Carnegie Mellon University

Road to Gold: Jenny Iglesias Coaches U.S. Girls to Mathematical Olympiad Victory

July 14, 2017

The Road to Gold: Jenny Iglesias Coaches U.S. Girls to Mathematical Olympiad Victory

By Emily Payne

As a coach of U.S. teams that have competed in the China Girls Mathematical Olympiad (CGMO) and the European Girls Mathematical Olympiad (EGMO) and an instructor at the Mathematical Association of America’s Math Olympiad Summer Program (MOP), Carnegie Mellon University graduate student Jenny Iglesias inspires young girls to find the beauty in mathematics.

The world of competitive math has captivated Iglesias since middle school. She says that in the competitions, there is more to success than simply finding the right answer. There’s a certain finesse and beauty in writing the proofs that explain not only that a given problem is true but why it is true.

Competitive math has been part of Iglesias’s life for years. She was selected to attend MOP, a 3-week intensive problem-solving camp for high school students with the top scores in the MAA American Mathematics Competitions, the summer after she graduated from high school. She took home her first gold medal at the CGMO the following year.

The sense of accomplishment that comes from solving problems, Iglesias says, is what continually fuels her interest in mathematics. She completed her bachelor’s degree in mathematics at Harvey Mudd College and is now a Ph.D. student in Carnegie Mellon’s algorithms, combinatorics and optimization program. As a graduate student, Iglesias tackles the idea of turning the unknown into the known through her work on approximation algorithms. Her operations research group looks at NP problems, like which route a FedEx delivery truck should take for the day, and develops algorithms that allow computers to quickly produce the best approximation of an optimal solution.

Iglesias thrives on the highly collaborative environment in Carnegie Mellon’s Department of Mathematical Sciences and believes the key to better problem solving is to bring as many diverse viewpoints into the field as possible, especially when it comes to including more women in the discipline.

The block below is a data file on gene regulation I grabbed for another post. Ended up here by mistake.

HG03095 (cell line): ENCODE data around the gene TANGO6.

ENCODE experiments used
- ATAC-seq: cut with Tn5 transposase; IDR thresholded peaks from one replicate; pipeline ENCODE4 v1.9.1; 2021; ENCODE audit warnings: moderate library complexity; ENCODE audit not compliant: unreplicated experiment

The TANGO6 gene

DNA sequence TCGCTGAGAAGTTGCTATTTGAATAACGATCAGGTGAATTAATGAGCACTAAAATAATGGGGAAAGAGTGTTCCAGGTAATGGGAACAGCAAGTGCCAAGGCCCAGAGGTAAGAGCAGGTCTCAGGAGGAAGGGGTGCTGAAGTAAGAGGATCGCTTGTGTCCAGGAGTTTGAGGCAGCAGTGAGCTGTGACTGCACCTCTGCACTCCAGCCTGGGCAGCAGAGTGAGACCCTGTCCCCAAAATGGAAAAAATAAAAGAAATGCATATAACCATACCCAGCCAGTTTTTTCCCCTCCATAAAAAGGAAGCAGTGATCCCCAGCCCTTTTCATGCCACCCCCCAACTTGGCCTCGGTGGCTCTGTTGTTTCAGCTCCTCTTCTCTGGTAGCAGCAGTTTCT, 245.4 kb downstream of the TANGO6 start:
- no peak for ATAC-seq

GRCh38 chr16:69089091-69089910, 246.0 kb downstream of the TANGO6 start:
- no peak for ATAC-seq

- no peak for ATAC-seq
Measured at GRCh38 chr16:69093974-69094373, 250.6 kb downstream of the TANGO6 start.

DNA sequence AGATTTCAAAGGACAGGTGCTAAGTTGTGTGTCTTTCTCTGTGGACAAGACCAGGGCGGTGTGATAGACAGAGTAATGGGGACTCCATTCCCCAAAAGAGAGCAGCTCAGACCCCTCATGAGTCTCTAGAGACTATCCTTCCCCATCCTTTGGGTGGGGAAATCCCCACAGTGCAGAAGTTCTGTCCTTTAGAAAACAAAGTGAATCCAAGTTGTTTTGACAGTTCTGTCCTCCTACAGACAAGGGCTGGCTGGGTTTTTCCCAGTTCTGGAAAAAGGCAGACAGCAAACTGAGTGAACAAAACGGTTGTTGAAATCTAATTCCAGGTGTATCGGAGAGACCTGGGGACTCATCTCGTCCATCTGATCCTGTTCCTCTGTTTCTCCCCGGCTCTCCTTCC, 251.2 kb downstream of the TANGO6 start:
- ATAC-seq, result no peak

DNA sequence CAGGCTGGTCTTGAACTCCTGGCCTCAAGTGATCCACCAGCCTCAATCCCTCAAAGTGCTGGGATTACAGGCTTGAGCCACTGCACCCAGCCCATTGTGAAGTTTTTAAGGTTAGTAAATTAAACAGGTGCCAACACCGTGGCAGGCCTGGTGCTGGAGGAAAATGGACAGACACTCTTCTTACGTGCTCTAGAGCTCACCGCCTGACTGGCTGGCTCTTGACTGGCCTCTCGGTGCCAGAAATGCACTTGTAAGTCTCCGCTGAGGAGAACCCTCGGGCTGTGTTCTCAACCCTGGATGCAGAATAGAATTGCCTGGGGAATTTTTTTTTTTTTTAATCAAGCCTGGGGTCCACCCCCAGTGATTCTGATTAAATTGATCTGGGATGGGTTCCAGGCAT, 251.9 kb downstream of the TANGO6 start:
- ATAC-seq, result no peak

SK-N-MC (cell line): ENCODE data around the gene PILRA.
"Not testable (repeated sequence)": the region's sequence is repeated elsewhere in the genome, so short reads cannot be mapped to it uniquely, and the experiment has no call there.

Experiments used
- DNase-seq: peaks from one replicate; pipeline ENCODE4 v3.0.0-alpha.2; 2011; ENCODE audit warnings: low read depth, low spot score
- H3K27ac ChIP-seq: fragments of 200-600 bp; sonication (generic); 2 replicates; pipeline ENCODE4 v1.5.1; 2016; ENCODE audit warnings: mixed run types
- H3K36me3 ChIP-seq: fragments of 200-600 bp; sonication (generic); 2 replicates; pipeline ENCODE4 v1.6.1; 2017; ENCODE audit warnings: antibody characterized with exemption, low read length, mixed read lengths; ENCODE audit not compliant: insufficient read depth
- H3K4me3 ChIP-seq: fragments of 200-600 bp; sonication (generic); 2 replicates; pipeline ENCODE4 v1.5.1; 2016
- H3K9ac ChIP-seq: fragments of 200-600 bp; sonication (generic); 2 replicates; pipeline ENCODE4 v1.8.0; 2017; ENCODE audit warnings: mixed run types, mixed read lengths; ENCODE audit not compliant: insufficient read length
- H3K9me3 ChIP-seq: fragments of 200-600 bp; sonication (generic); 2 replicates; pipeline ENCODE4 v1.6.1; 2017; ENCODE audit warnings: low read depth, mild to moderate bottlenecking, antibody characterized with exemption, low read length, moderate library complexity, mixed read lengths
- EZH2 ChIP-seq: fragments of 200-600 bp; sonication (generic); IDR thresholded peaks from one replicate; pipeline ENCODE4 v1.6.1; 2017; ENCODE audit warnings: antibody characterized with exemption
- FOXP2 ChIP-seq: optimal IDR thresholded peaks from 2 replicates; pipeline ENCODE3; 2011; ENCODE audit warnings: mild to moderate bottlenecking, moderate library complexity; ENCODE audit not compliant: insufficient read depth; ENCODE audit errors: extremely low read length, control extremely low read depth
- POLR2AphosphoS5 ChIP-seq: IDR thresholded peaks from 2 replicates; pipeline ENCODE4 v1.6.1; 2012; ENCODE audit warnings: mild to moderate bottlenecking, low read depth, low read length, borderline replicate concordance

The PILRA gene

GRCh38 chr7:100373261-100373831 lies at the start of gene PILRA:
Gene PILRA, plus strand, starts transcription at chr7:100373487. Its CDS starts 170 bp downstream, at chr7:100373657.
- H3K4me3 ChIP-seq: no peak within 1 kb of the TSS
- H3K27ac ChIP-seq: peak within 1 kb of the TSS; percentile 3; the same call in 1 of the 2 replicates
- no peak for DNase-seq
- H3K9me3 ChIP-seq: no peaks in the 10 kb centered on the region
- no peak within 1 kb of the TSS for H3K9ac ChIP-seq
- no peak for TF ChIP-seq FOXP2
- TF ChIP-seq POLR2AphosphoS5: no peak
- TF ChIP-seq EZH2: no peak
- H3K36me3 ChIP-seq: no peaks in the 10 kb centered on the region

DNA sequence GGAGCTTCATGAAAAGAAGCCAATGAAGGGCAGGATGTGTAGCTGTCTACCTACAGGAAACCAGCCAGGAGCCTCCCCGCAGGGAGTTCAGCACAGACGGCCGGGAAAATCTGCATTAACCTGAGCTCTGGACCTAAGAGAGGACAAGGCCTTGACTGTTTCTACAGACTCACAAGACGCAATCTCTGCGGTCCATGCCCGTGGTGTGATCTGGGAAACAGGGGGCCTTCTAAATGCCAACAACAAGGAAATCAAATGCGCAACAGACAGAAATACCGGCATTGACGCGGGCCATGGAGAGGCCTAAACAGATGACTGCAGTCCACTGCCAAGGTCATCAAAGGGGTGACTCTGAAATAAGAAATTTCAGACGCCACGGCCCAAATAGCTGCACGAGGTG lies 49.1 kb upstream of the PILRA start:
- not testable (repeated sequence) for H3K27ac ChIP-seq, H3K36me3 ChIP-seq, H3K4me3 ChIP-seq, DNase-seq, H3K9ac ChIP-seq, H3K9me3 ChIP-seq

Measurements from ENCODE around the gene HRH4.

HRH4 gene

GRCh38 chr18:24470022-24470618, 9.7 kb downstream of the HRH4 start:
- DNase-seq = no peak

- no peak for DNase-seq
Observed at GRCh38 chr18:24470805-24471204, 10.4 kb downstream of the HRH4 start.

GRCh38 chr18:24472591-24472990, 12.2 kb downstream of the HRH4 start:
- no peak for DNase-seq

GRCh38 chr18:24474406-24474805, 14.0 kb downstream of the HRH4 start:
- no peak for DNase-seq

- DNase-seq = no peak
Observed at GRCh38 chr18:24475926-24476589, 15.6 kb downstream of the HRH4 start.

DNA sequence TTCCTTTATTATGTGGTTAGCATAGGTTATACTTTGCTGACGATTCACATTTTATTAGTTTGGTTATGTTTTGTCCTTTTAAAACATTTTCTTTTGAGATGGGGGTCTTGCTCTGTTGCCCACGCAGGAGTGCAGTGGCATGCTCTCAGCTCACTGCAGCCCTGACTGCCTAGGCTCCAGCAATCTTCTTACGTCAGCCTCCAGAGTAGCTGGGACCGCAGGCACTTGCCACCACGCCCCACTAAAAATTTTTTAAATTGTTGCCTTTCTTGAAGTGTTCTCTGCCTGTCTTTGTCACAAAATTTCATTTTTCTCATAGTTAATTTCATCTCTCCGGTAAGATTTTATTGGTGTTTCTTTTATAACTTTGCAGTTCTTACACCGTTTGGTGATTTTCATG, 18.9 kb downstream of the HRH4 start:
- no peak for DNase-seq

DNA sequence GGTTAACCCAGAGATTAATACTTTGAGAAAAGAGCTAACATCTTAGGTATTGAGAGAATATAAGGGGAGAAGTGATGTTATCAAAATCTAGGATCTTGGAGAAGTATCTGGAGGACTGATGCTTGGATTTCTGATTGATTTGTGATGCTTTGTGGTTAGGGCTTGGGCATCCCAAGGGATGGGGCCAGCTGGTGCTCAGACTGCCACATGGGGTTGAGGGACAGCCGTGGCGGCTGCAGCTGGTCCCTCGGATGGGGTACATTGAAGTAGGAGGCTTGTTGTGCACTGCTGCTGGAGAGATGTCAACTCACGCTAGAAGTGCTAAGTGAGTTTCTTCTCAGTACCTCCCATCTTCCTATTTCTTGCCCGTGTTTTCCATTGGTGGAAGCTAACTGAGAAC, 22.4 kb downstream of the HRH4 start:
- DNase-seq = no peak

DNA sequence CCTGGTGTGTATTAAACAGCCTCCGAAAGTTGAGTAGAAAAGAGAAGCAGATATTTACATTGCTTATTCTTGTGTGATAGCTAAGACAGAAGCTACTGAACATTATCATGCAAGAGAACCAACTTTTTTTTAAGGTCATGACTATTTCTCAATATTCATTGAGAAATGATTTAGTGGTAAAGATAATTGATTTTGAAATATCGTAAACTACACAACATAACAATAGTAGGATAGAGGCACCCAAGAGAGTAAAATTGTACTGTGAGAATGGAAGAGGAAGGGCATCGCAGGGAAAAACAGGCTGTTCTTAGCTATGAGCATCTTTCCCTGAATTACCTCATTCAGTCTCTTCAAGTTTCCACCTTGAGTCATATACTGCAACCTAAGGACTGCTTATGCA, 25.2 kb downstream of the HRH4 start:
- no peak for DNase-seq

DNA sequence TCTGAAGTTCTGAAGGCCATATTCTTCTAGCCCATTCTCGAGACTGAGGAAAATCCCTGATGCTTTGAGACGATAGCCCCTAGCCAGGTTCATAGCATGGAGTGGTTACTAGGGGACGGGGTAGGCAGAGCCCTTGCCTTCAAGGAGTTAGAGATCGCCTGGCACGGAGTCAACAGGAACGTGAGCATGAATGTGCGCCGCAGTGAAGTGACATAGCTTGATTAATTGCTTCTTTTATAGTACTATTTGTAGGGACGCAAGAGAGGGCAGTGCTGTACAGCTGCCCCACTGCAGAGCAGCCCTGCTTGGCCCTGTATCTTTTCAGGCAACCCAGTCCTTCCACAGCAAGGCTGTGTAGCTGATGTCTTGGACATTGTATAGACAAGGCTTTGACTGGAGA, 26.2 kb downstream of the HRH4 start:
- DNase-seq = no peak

“A big part of the process in math is working with others. When you have a more diverse group, you are better at problem solving, and mathematics is the purest form of problem solving. If we can get more women, minorities and diverse viewpoints in the field, then mathematics will progress faster as more people work together,” said Iglesias.

“Girls are just as good at math as guys. One of the reasons girls are turned off from math is it doesn’t seem very creative, but most everything I do is creating new ideas, new proofs, new algorithms…the goal is to keep girls in math until it becomes a more creative process,” said Iglesias.

Iglesias fosters this goal by working alongside the young women mathematicians, supporting them through training camp to international mathematical Olympiads each year. Iglesias has been an instructor and later a deputy leader at MOP, which has been held on Carnegie Mellon’s campus for the past three years. She also has coached the U.S. team for the CGMO three times and the EGMO five times.

This year, the United States took first place at the EGMO, and each member earned a gold medal for her individual performance tackling the competition’s exam.

“At the EGMO in April, there were 44 teams from all over the world. I was extremely impressed with our team’s performance this year. They worked hard and traveled far. Individually all four girls got gold medals, and we had one perfect score on the team,” said Iglesias.

Coming off their performance in Switzerland, Iglesias is excited to help coach the team again next year.